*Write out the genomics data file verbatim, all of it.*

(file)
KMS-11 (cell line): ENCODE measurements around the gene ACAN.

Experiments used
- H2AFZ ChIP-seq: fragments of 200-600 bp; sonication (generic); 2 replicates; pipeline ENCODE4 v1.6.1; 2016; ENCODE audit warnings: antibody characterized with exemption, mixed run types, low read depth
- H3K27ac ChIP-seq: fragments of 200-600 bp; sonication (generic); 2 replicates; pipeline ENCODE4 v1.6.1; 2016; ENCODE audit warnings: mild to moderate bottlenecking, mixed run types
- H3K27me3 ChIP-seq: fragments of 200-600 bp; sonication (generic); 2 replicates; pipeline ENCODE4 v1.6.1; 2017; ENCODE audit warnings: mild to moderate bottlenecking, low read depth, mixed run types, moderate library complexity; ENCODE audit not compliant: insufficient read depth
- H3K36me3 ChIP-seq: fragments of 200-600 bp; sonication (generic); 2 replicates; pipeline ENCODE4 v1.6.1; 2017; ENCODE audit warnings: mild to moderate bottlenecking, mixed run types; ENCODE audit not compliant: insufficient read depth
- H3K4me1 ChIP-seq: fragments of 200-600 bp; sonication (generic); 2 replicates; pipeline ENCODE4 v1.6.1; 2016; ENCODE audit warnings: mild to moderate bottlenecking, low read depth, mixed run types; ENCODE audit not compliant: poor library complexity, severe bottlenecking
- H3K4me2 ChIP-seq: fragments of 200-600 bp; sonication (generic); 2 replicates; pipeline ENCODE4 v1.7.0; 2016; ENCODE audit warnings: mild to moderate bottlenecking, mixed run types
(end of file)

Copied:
KMS-11 (cell line): ENCODE measurements around the gene ACAN.

Experiments used
- H2AFZ ChIP-seq: fragments of 200-600 bp; sonication (generic); 2 replicates; pipeline ENCODE4 v1.6.1; 2016; ENCODE audit warnings: antibody characterized with exemption, mixed run types, low read depth
- H3K27ac ChIP-seq: fragments of 200-600 bp; sonication (generic); 2 replicates; pipeline ENCODE4 v1.6.1; 2016; ENCODE audit warnings: mild to moderate bottlenecking, mixed run types
- H3K27me3 ChIP-seq: fragments of 200-600 bp; sonication (generic); 2 replicates; pipeline ENCODE4 v1.6.1; 2017; ENCODE audit warnings: mild to moderate bottlenecking, low read depth, mixed run types, moderate library complexity; ENCODE audit not compliant: insufficient read depth
- H3K36me3 ChIP-seq: fragments of 200-600 bp; sonication (generic); 2 replicates; pipeline ENCODE4 v1.6.1; 2017; ENCODE audit warnings: mild to moderate bottlenecking, mixed run types; ENCODE audit not compliant: insufficient read depth
- H3K4me1 ChIP-seq: fragments of 200-600 bp; sonication (generic); 2 replicates; pipeline ENCODE4 v1.6.1; 2016; ENCODE audit warnings: mild to moderate bottlenecking, low read depth, mixed run types; ENCODE audit not compliant: poor library complexity, severe bottlenecking
- H3K4me2 ChIP-seq: fragments of 200-600 bp; sonication (generic); 2 replicates; pipeline ENCODE4 v1.7.0; 2016; ENCODE audit warnings: mild to moderate bottlenecking, mixed run types